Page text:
Notebook: Gophers defense has to prepare for two Illinois QBs

Notebook: Gophers defense has to prepare for two Illinois QBs

Published Oct. 21, 2014 3:45 p.m. ET

MINNEAPOLIS -- In Saturday's 39-38 win against Purdue, the Gophers struggled at times on defense. Minnesota made some adjustments at halftime and eventually made some big defensive plays when it needed to in order to escape with the win.

Now the Gophers are preparing to face an Illinois team that ranks in the middle of the pack in the Big Ten in terms of total offense, but is at the top of the list when it comes to passing.

The Illini are averaging 304.6 passing yards per game this season, easily the most in the Big Ten and 20th among Division I teams. Adding to the challenge of facing that passing offense is the fact that Illinois uses a two-quarterback system, with Reilly O'Toole as the passing threat and Aaron Bailey in running situations.

"You don't know who's going to play. That's probably the hardest thing," said Gophers cornerback Briean Boddy-Calhoun. "You kind of are in the film room double the time because if he plays, then you've got to know what he does very well, and if the other one plays, you've got to know what they do very well. So I would say the toughest thing is not knowing who's going to play."


Illinois had this past weekend off. In the Illini's most recent game, though, O'Toole was 12 of 19 for 96 yards and two touchdowns against Wisconsin, while Bailey attempted just five passes but ran 12 times for a team-high 75 yards after replacing O'Toole in the fourth quarter.

Illini head coach Tim Beckman has said that both O'Toole and Bailey will see snaps Saturday when Illinois hosts Minnesota. That means the Gophers have to be prepare to stop not one but two quarterbacks of differing styles.

"It takes a little bit of an adjustment at the beginning of the game," said Gophers defensive coordinator Tracy Claeys. "I tell the kids all the time, the first two or three series are hell. You've got to survive them and see what they're going to do. You get lined up from there."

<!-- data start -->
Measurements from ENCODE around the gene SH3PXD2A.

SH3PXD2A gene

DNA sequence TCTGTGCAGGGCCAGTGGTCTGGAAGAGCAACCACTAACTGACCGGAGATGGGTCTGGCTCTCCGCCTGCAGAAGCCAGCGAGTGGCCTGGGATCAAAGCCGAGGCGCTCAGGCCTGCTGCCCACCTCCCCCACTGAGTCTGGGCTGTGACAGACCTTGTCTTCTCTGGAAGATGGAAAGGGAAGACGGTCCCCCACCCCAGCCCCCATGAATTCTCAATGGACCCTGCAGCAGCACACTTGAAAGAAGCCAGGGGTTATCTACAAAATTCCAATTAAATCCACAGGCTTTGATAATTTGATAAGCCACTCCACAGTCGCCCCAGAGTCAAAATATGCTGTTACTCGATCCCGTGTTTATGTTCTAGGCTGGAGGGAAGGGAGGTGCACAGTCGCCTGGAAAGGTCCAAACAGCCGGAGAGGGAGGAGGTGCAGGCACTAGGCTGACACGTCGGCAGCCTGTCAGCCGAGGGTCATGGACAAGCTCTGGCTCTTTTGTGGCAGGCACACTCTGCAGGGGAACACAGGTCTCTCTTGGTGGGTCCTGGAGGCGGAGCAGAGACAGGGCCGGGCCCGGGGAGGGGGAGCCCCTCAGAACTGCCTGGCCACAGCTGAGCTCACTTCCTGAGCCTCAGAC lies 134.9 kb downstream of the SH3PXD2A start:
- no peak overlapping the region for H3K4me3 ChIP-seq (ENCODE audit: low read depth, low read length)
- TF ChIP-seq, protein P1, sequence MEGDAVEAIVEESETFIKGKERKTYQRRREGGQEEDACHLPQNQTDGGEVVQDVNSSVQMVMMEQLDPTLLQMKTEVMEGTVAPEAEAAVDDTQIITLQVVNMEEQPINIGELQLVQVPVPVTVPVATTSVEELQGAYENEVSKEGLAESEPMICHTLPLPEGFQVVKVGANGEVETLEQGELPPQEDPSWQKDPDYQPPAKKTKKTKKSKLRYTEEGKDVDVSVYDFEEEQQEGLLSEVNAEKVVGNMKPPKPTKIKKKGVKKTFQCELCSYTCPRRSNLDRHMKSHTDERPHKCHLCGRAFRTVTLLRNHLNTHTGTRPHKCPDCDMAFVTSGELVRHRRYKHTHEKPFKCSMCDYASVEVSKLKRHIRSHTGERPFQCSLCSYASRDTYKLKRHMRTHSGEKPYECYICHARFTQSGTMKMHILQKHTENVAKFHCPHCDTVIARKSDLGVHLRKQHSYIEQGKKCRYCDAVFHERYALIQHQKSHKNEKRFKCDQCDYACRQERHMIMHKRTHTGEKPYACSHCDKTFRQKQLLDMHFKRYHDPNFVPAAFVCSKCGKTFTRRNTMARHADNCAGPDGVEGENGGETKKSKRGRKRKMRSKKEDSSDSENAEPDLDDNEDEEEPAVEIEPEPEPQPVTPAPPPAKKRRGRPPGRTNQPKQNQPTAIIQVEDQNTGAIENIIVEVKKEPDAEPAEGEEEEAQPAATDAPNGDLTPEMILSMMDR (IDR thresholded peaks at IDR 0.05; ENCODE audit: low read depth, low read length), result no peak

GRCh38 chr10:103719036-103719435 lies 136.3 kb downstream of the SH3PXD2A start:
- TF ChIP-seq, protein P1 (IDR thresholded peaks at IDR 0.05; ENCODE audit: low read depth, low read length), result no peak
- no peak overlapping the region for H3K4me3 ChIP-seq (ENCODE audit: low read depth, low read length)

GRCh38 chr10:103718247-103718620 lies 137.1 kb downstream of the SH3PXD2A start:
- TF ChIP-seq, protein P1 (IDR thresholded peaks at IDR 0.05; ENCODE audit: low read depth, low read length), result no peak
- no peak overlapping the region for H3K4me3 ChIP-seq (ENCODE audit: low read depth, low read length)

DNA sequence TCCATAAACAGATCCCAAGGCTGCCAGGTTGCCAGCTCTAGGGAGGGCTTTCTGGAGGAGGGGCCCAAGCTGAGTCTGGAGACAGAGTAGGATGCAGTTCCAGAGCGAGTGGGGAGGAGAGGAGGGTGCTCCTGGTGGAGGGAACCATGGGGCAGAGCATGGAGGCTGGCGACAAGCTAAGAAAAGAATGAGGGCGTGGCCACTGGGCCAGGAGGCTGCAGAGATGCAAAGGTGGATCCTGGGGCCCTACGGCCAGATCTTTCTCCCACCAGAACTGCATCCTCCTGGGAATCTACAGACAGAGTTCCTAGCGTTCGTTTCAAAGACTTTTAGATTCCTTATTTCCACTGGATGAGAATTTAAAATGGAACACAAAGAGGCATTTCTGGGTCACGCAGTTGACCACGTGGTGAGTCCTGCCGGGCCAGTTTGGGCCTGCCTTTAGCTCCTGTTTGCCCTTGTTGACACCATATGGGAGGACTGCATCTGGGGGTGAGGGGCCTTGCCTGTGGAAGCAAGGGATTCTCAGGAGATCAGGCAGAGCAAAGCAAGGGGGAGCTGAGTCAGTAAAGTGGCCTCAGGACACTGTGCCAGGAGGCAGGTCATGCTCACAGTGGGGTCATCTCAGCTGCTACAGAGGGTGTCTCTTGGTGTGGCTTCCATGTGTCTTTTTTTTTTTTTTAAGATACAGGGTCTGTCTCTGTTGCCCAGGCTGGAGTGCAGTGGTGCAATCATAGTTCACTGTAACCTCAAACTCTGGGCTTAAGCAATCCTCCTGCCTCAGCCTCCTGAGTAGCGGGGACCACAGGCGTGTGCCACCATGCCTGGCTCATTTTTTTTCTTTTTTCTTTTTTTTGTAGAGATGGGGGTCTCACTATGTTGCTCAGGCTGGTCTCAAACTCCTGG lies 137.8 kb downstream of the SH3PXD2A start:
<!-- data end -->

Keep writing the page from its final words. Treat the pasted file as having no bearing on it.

Offense hasn't been the problem this year for the 3-4 Illini, who are averaging 28.6 points per game. The weak spot has been the defense, which has surrendered 35.9 points a game.

"They're always scoring points offensively," Minnesota head coach Jerry Kill said of Illinois. "That's what (offensive coordinator Bill Cubit) likes to do.  However, he's a great person adjusting to the personnel that he has.  So with the quarterback situation, he has a running quarterback, he's great at being able to fit packages with those quarterbacks, but he'd like to throw it."

Gophers crack Top 25: Saturday's win over Purdue propelled Minnesota into the top-25 rankings in college football -- at least in one poll.

The coaches poll has the Gophers at No. 24, while Minnesota is a few spots outside of the Associated Press top 25. A week ago, Boddy-Calhoun said he didn't want to be ranked, noting that Minnesota has thrived in the role of underdog.

Now that the Gophers have a number in front of their name, though, Boddy-Calhoun and his teammates can appreciate the outside acknowledgement.

"It feels good, I guess. I just found out not too long ago," Boddy-Calhoun said Tuesday. "It's great for the program. It's great for the community. But that's not our goal to be ranked."

Minnesota has said all season that it hopes to win the Big Ten, and at 6-1 overall and 3-0 in the conference, the Gophers are on track to do just that. At least the coaches have taken notice, as they did last year when Minnesota was in the top 25 in the coaches poll.

The Gophers still haven't been ranked in the AP poll since 2008, but this year's squad doesn't seem to care whether or not it's ranked.

"I think you'd be lying if you said that you didn't appreciate when someone notices your hard work," said Gophers defensive tackle Cameron Botticelli. "But that being said, this football program and our team, we don't need outside recognition to direct us. We know where we're going. At this point in the season, we're in charge of our own fate. It feels good. But we don't need that validation from an outside source."

Cobb's productivity tough on other RBs: Minnesota has had a hard time taking senior running back David Cobb out of games this year, a big reason why he leads the nation with 189 carries. Because of his workmanlike season, Cobb's backups have been used only sparingly through seven games.

Fellow senior Donnell Kirkwood got into the action a bit Saturday against Purdue and found the end zone on a short run, but backup Rodrick Williams didn't have a carry in each of the Gophers' last two games. Offensive coordinator Matt Limegrover said that's nothing to do with Kirkwood and Williams, but speaks more for what Cobb has been able to do as the No. 1 back.

Both Williams and Kirkwood have just 14 carries each this season after rushing 60 and 52 times, respectively, last year. Two seasons ago, Kirkwood led Minnesota with 218 carries for 926 yards but has now seen those carries dwindle as a result of Cobb's effectiveness.

"He never looks exhausted," Limegrover said of Cobb. "It's hard when you've got a kid that's rolling the way he's going to say, 'Hey, we're going to take you out and go a different direction.' That's hard right now."

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